Kate Kordsmeier 1:27:32

Yes, that is so true. I feel like I've had so much therapy, just working on my own shit, because I'm going to project it onto everybody else that works for me.

Amée Quiriconi 1:27:42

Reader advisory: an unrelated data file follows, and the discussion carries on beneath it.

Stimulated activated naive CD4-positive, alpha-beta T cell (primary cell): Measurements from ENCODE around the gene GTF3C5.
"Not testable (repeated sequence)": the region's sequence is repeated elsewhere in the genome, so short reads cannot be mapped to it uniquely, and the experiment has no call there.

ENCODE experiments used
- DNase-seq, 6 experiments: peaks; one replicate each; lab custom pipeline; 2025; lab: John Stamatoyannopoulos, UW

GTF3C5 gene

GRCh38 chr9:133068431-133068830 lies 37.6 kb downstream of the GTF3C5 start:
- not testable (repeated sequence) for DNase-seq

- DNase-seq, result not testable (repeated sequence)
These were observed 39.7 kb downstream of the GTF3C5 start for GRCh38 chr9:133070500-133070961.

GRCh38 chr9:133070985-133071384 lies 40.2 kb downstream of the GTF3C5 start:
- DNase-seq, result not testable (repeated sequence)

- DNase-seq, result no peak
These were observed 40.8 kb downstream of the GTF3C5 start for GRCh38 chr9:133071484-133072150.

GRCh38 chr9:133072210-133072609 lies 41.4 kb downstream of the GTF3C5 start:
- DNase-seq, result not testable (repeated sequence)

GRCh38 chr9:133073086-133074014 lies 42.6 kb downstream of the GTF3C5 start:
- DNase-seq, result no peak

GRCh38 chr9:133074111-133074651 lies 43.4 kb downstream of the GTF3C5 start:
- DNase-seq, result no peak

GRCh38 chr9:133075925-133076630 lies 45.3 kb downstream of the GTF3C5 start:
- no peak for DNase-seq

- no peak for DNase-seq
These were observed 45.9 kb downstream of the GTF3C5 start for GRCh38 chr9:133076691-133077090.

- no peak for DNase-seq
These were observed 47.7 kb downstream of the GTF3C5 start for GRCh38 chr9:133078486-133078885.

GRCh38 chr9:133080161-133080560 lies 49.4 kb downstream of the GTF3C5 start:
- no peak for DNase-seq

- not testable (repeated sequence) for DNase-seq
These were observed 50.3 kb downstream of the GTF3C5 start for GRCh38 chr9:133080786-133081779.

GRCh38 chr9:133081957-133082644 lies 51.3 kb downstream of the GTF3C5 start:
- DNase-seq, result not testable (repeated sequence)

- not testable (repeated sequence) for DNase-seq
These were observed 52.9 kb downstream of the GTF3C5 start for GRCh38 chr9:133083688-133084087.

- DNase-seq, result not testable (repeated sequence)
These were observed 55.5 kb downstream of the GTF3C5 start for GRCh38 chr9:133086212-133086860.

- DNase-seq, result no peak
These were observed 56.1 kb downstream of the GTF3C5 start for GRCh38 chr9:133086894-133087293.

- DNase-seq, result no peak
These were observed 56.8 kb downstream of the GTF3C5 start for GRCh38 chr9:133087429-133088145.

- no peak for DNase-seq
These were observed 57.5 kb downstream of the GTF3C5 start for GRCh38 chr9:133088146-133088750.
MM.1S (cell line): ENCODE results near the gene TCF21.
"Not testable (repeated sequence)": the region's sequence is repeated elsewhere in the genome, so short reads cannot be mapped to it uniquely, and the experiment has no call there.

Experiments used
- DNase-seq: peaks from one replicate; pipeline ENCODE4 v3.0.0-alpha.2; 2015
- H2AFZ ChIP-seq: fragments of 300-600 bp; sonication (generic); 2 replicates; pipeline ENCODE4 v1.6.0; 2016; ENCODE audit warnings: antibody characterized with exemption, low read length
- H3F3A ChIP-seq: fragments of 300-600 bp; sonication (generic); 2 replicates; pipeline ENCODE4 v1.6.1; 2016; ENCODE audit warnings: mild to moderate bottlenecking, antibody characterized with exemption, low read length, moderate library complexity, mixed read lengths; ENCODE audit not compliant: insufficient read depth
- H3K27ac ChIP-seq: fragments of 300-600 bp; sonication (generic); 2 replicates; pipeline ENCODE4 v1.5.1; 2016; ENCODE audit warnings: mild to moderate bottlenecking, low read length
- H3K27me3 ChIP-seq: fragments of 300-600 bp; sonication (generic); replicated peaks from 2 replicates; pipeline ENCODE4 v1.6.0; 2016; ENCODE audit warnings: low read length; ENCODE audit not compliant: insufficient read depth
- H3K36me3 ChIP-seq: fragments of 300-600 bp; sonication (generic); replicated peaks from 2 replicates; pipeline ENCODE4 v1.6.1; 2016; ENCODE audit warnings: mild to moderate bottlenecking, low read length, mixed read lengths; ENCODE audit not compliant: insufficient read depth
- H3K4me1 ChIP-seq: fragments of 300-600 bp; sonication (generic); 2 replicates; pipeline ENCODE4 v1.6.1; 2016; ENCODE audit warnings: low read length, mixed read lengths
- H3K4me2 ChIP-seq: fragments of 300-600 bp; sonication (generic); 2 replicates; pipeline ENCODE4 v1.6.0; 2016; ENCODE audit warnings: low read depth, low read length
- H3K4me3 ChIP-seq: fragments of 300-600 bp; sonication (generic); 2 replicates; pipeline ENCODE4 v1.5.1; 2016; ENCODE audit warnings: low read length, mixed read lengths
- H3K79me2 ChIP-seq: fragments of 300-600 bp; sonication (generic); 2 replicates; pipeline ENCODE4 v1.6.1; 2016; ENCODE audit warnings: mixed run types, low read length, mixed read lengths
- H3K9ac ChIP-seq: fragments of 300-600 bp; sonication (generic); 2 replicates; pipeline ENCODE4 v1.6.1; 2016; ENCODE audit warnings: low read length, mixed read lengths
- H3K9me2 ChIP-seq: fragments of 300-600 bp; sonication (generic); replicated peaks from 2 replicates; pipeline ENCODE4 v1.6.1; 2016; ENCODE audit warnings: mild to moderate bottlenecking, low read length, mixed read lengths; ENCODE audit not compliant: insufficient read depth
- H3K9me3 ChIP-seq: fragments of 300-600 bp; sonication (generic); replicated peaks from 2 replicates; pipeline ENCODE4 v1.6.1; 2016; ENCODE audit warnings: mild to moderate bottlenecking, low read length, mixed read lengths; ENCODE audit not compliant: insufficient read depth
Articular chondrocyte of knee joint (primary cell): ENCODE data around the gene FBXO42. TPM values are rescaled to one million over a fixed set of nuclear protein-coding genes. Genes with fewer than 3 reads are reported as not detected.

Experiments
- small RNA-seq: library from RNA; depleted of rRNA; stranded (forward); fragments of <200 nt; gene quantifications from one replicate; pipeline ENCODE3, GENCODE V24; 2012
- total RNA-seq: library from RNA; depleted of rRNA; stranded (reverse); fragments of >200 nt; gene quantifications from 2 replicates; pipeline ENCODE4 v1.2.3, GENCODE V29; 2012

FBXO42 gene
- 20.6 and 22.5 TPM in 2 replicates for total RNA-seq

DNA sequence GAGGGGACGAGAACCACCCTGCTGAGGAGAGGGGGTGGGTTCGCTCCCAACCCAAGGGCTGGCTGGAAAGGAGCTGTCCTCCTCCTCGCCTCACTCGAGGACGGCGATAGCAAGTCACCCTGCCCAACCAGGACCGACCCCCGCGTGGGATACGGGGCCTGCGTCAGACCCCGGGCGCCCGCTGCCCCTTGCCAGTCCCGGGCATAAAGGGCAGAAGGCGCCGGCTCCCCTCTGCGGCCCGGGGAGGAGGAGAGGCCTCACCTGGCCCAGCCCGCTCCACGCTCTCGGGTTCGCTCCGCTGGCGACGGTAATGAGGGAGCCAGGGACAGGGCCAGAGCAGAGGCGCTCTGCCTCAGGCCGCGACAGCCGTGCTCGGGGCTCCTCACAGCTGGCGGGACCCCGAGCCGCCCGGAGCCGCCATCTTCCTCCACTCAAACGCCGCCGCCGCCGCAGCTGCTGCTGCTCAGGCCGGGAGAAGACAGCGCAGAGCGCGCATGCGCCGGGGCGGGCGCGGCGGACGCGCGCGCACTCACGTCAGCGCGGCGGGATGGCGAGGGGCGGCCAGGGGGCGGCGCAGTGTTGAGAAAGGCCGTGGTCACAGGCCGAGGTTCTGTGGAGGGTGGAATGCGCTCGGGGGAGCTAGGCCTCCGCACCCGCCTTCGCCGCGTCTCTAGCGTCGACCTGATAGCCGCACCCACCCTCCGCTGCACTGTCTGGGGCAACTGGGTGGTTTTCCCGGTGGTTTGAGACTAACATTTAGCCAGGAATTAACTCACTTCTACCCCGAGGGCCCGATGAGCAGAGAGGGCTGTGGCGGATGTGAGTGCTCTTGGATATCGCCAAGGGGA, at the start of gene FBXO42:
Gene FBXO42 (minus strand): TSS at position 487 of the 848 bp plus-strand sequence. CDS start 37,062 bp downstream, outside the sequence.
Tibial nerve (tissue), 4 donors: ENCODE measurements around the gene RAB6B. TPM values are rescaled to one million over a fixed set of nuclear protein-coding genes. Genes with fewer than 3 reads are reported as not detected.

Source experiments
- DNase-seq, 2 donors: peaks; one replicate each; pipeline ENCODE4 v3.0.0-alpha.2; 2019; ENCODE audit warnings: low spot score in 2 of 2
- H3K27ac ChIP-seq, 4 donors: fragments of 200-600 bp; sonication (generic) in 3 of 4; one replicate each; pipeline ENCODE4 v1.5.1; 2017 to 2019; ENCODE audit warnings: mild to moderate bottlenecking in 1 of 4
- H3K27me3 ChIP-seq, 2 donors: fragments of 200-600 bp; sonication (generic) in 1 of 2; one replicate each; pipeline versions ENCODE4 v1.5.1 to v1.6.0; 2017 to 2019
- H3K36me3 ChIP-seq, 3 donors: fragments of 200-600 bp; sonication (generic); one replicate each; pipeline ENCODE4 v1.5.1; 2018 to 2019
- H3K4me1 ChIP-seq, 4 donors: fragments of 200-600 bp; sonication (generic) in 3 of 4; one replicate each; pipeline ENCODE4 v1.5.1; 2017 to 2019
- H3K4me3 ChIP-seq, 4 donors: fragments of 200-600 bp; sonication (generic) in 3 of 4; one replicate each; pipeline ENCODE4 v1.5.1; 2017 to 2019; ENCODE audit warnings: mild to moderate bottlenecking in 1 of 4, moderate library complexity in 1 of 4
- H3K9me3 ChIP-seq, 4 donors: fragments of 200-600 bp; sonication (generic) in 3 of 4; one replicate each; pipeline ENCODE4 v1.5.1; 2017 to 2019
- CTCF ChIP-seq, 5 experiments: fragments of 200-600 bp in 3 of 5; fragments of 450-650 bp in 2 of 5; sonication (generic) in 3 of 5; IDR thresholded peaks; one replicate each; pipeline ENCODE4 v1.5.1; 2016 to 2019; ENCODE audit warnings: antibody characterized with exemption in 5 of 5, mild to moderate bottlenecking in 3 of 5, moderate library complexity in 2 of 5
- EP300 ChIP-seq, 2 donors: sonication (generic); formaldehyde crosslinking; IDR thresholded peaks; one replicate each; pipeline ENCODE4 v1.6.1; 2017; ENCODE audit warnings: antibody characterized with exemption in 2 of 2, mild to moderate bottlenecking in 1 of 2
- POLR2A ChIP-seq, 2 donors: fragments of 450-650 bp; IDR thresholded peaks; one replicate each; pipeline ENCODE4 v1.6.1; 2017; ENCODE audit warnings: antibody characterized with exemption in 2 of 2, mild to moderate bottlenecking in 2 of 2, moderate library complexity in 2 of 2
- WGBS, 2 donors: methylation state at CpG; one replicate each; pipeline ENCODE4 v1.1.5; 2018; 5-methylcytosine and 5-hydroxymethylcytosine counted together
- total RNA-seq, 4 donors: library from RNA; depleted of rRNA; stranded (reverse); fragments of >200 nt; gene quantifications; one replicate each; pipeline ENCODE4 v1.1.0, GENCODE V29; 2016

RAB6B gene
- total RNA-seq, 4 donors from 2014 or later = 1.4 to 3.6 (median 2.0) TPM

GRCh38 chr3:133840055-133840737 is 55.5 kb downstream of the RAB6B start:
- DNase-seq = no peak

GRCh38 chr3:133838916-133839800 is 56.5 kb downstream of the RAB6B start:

Well, entrepreneurship is audacity, you know, I mean, to be honest with you to you know, you, you know, we all woke up and said, I can do this, I've got a better way of doing this, like, and so I'm gonna, I'm going to do this right. And that audacity to, you know, to take that first step, and to decide that you're going to be your own boss, you're going to start your own company, you know, whatever it is, is also then, you know, our greatest strength, but it also can't be our greatest weakness because that audacity then means that I only know how to do it my way, I don't need anybody else to do it, no one can possibly see this vision as well as I do, and why, you know, entrepreneurs tend to, and I'm not making this a men or women thing. I mean, it's a it's an entrepreneurial skill, that makes it hard to bring in the help to do it, because you know, you have it, I'll just say that you got this little thing, and he was like, what somebody else could have done it, they would have done it already. And they didn't. And that's why I'm doing it. So obviously, you know, I know. And you have to get in touch with that voice. Because that voices, you know, is amazing, right? Because we need those voices out there of people that have the audacity to think that they can bring something new and fresh to the world that's needed out there. But the fear of bringing in the extra help, and the the dopamine hit that we need, we feel like we need to get the ego boost that we need to get that is that inner world part. And the balance really is is to learn how to be that person. Because you want to be not because you need to be. And that was one of the first things that I learned through therapy is sometimes we feel like we need to be on top because of survival. And through some sort of reinforcement, you know, we needed to show that we could do those things to in order to show our value to the world. So that's how we got our you know, we received it. But when you can say that I want to be this person who's able to bring this company to life in these gifts to life and I want to bring in the money to be able to pursue this even more. It's a it's liberating, because you're not, you're not becoming more meek, you know, you're not toning down. And if people want to tell you to tone down, you're not toning yourself down, but you're definitely doing it in a way that feels more holistic, and feel like in a more powerful space rather than trying to receive the affirmations from the world because you still feel inside of you. There's something missing, you know, and that's a that's a powerful mindset shift to go from hustling to it, and then